On the final weekend of April we visited the National Pau Brazil Foundation (FUNBRASIL) in Glória do Goitá, Pernambuco. We got to know about the foundation through a friend we met in Tambaba, Marisa. We had shared our dream to work with reforestation with her, and she told us that we had a lot to learn from Ana Cristina, the current President of FUNBRASIL.
She was right. Ana Cristina, a women with a strong personality and a heart full of solidarity, received us in her house and told us about the story of FUNBRASIL and its current challenges. She also gave us the opportunity to get to know the Pau Brasil tree (also known as Brazil wood or Pernambuco), the national tree that inspired the name of our country and turned us into Brazilians.
We did all this in the midst of good food (bacalhau, free-range chicken, pumpkin farofa, etc.) good conversation and good music. We listened to Forró Pé de Serra (music style from the interior of the Northeast) and even got to be part of a real festival of forró accordionists! Wonderful!
But let’s go back to FUNBRASIL. FUNBRASIL is a result of the passion of Ana Cristina’s father, Professor Roldão. Considered by many the Pau-Brasil apostle, he dedicated his life to protecting this tree. In 1970, he started a movement to defend the Pau-Brasil that was hosted 2 years later by the Federal Rural University of Pernambuco (UFRPE). The movement gained strength and in 1978, managed to have the Pau-Brasil recognized as national tree through a federal law. FUNBRASIL is a consequence of this movement.
The foundation, created in 1988, produces seedlings of Pau-Brasil and other native Atlantic Forest tree species (with a capacity of 150.000/200.000 per year), promotes reforestation and environmental education and offers practical knowledge on the Pau-Brasil from geography, history, and ecology. On the campus of FUNBRASIL there is a permanent memorial of the Pau-Brasil, and you can go on ecological hikes between native trees and get to know the historical and cultural Pau-Brasil trail.
While we enjoyed all these activities, Ana Cristina shared some important lessons about reforestation with us that she had learned from her father and in her daily work. The first one is the importance of practical knowledge about the prime material of this work. More than once, she told us that to know how to reforest, “the important thing is the plant.”
With this sentence that seems so obvious, she is criticizing the amount of resources put into discussions about policies, models and the organization of conferences, as opposed to the resources invested in learning about the plants themselves. She calls for the necessity of producing and disseminating knowledge about things like the best techniques to collect seeds, the period of germination for different species, or the best period in the year to plant seedlings, etc., etc.
Learning more about the plants is very advantageous for those wanting to preserve, as it can lead to more efficiency in terms of time and the amount of plants that are able to reach maturity in reforestation projects. It may also help to find answers to turn preservation economically viable.
After several years of work with the Pau-Brasil, for example, FUNBRASIL discovered that a specific type of Pau-Brasil develops his core much faster than others. This species can already be used at 17 years of age (an not with more than 30 as was thought) for the production of violin arches, one of the main reasons for its exploration.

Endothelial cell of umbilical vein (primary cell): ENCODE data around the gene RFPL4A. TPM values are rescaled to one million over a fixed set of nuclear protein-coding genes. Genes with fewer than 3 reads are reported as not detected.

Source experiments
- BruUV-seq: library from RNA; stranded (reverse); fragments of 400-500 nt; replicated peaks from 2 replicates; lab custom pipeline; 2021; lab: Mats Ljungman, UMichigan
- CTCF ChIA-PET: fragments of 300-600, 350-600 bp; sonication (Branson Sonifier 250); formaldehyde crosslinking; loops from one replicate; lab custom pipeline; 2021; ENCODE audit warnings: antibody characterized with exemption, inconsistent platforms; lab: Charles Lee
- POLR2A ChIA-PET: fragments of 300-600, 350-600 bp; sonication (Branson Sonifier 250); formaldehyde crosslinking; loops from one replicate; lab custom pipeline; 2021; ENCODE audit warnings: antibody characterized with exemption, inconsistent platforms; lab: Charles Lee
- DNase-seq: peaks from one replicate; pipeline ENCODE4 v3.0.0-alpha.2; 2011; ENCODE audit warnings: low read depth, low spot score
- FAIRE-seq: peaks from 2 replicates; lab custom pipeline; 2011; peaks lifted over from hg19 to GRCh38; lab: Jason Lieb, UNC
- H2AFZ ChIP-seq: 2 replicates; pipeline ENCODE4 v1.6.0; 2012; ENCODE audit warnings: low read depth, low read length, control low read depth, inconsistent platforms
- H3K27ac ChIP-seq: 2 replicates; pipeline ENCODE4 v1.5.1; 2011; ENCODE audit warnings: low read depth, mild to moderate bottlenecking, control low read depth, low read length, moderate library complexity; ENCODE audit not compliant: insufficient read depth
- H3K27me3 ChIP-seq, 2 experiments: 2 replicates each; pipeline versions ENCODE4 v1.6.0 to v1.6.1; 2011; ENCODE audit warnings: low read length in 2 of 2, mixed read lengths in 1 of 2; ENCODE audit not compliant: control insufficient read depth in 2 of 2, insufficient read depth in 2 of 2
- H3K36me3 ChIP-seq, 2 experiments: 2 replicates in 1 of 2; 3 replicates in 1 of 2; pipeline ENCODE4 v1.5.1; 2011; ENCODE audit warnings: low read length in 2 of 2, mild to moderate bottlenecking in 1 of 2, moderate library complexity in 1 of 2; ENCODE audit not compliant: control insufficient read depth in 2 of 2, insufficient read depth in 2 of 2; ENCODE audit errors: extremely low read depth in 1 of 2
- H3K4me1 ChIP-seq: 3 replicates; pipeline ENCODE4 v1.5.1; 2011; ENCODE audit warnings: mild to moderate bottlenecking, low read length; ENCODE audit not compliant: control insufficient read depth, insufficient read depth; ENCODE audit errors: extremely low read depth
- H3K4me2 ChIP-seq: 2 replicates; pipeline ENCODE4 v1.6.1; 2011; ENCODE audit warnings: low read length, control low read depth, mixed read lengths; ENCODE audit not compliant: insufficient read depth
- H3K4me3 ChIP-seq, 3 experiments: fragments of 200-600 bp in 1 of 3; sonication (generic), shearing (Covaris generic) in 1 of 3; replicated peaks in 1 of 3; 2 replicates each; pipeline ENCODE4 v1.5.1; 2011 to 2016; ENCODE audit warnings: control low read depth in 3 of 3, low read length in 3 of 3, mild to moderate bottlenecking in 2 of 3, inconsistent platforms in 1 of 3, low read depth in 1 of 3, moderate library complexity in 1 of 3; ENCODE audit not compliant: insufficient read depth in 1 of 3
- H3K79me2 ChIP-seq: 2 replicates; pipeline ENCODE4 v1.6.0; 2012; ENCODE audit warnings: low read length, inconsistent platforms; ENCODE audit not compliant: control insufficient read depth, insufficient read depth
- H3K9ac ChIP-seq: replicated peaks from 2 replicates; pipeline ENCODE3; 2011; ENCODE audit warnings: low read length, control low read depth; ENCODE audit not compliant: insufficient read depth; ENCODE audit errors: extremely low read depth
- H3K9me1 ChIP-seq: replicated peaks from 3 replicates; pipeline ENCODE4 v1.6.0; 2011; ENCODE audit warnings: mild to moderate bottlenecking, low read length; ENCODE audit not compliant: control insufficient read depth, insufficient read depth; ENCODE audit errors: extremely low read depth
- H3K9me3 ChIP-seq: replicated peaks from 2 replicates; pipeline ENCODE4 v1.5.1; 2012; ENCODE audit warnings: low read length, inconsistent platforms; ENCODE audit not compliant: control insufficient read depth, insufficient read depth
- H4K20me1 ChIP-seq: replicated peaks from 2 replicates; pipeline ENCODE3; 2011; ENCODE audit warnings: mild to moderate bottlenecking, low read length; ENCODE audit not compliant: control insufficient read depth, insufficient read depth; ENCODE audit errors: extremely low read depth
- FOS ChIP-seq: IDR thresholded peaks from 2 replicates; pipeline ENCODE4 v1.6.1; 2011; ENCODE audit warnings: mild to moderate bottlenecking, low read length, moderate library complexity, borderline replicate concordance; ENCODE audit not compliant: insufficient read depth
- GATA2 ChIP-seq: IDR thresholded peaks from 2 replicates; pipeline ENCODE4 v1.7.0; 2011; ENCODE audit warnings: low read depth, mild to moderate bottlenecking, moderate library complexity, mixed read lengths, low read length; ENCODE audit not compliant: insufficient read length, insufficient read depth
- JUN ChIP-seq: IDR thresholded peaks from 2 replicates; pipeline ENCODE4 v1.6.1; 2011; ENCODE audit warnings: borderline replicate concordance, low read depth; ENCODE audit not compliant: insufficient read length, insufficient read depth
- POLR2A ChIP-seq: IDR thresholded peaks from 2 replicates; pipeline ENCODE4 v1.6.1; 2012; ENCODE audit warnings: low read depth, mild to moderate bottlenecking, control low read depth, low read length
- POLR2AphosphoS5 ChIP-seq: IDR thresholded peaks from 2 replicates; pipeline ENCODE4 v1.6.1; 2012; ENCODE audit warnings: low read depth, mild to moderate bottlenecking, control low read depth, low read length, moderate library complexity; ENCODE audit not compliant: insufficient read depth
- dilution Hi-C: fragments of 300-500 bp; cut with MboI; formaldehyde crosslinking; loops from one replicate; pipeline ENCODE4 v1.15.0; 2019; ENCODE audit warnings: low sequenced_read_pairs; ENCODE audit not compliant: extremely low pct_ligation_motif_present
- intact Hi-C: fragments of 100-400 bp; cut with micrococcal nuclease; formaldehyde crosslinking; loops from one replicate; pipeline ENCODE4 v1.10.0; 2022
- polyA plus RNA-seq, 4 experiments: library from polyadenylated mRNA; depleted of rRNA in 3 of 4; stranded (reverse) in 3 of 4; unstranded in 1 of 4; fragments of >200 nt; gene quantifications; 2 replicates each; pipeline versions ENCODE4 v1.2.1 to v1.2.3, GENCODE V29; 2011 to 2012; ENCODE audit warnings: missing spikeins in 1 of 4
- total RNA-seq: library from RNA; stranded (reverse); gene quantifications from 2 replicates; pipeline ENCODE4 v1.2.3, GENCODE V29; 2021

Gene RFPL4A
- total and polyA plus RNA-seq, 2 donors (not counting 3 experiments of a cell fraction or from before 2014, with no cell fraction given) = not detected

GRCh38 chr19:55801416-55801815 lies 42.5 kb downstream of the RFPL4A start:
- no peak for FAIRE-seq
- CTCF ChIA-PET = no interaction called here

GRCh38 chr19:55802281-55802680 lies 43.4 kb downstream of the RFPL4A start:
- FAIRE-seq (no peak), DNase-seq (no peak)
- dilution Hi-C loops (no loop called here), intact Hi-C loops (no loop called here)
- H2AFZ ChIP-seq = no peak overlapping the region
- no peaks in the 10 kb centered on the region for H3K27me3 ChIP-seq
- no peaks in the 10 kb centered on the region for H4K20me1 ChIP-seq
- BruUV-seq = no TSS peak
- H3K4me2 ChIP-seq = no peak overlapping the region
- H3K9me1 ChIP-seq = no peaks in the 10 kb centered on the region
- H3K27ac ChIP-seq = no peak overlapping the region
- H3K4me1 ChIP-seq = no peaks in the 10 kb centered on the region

Another lesson we learned from Ana Cristina is the importance of establishing a direct relation with nature, especially for children, to become aware of the necessity to protect. She likes to remind her students that currently “we behave like children taken care of by their parents (the trees), who clean their diapers and give them food, and when they grow up they turn around and kill their parents” and that we have to change that.
Since the death of Prof. Roldão, FUNBRASIL is confronting difficulties to maintain their work alive. Many long-time partners connected the existence of FUNBRASIL to Prof. Roldão and stopped supporting his work after his death. Besides this, many resources invested in FUNBRASIL for the defense of the Pau-Brasil came from the monthly income of the professor and are not available anymore.
The quest for resources is difficult due to the public sector bureaucracy and the lack of human resources to help with bureaucratic issues. Despite all these challenges, we left FUNBRASIL with the certainty that the foundation is home to an enormous capital that has to be valued and used. This foundation has the technical knowledge and capacity to produce thousands of seedlings of Pau-Brasil, Aroeira, Cajá, Ipê, Ingá, Pau-de-Jangada and other 30 types of native Atlantic Forest trees.
The challenges the foundation has to face next, include getting out of the isolation it find itself in currently, and finding partners other than the public sector. These partnerships can promote its integration into the electronic world and into the new market of life that is emerging with stricter environmental legislation and an increased awareness for the necessity to preserve.
The seedlings of native trees are available to companies and individual who want to or need to reforest. If you are interested in buying seedlings or seeds of Pau-Brasil or other rare species of the Atlantic Forest, or if you want to support or get to know or support the foundation, get in touch with Ana Cristina by email (funbrasil [at] yahoo.com.br) or by phone ((081) 9909 2934).
“Nature is anti-capitalist because she invests the maximum, over a long period of time, so that at least one individual can survive. Capitalism, by contrast, requires to invest the least possible, in as little time as possible, to obtain the biggest return possible.”